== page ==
Chromebooks - and the Chrome OS operating system they run on - are worthy innovations, but so far have fallen short of our expectations. The idea of a laptop that's so streamlined for browsing and working on the web that it boots in seconds and can run all day off a single battery charge is certainly appealing.

Google's Chrome web browser is a fast, light and versatile program for accessing the web. Building an operating system around it, while integrating many of Google's cloud services such as Google Drive, was a great idea. Coincidentally, you get 100 GB of Google Drive storage free for 2 years.

So Chromebooks had the potential to succeed where netbooks failed, and even maybe take on the might of the increasingly popular tablet.

Samsung Series 5 Chromebook XE550C22 review

However, as we've seen with Chromebooks such as the Acer AC700 and Samsung's early Chromebook, the results have so far been rather disappointing.

Early versions of the Chrome OS had their flaws, especially when it came to the playback of media, which would often stutter, or not play at all. Having a whole operating system in a web browser that took up the entire screen also made multi-tasking and other tasks we take for granted in desktop-based operating systems such as Windows 7 much more difficult.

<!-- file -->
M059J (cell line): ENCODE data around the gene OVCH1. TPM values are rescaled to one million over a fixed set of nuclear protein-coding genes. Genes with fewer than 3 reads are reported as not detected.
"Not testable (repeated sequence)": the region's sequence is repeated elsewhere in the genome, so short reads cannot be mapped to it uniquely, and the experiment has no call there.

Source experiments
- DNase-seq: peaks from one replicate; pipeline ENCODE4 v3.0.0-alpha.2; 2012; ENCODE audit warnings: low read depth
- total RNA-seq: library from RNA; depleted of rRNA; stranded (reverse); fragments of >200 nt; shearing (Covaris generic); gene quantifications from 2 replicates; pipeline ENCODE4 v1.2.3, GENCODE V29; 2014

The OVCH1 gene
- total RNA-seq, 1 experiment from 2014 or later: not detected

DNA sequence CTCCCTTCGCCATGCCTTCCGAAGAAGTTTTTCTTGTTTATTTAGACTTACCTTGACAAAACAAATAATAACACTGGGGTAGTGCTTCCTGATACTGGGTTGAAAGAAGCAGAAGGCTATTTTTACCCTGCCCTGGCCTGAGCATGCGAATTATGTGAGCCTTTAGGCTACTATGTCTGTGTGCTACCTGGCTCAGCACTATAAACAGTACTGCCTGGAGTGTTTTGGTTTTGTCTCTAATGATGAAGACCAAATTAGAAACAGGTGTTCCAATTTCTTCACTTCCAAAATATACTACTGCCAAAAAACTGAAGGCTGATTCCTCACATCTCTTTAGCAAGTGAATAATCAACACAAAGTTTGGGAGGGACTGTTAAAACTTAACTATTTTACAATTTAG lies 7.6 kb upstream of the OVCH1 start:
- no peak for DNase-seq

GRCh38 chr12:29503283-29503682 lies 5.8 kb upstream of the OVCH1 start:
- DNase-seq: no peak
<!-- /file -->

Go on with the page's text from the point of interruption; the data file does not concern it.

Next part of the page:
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The hardware that was supporting Chrome OS didn't help, either. Just because a laptop is streamlined, doesn't mean it has to be underpowered. Yet many of the early Chromebooks came with paltry RAM and integrated graphics and hardly any internal storage, which made using them sluggish and frustrating.

Finally a laptop and operating system that stores everything on the web is only as good as your internet connection - so if you weren't able to access a wireless network, the Chromebook would be all but useless.

Samsung Series 5 Chromebook XE550C22 review

The Samsung XE550C22 Chromebook has a big mission in front of it, then. It needs to overcome the failings of past Chromebooks and prove to those of us who have been left unimpressed with what we've seen so far that Chromebooks and the Chrome OS are relevant. It's certainly a tall order, but can it succeed?

Oh, and it needs to persuade us that the price of £379 in the UK or $499.99 in the US for the Wi-Fi version - or £429/$549.99 for the 3G version - for a laptop with 4GB RAM, instant boot and a novel new approach is worth the risk of removing the safety net of Microsoft Windows.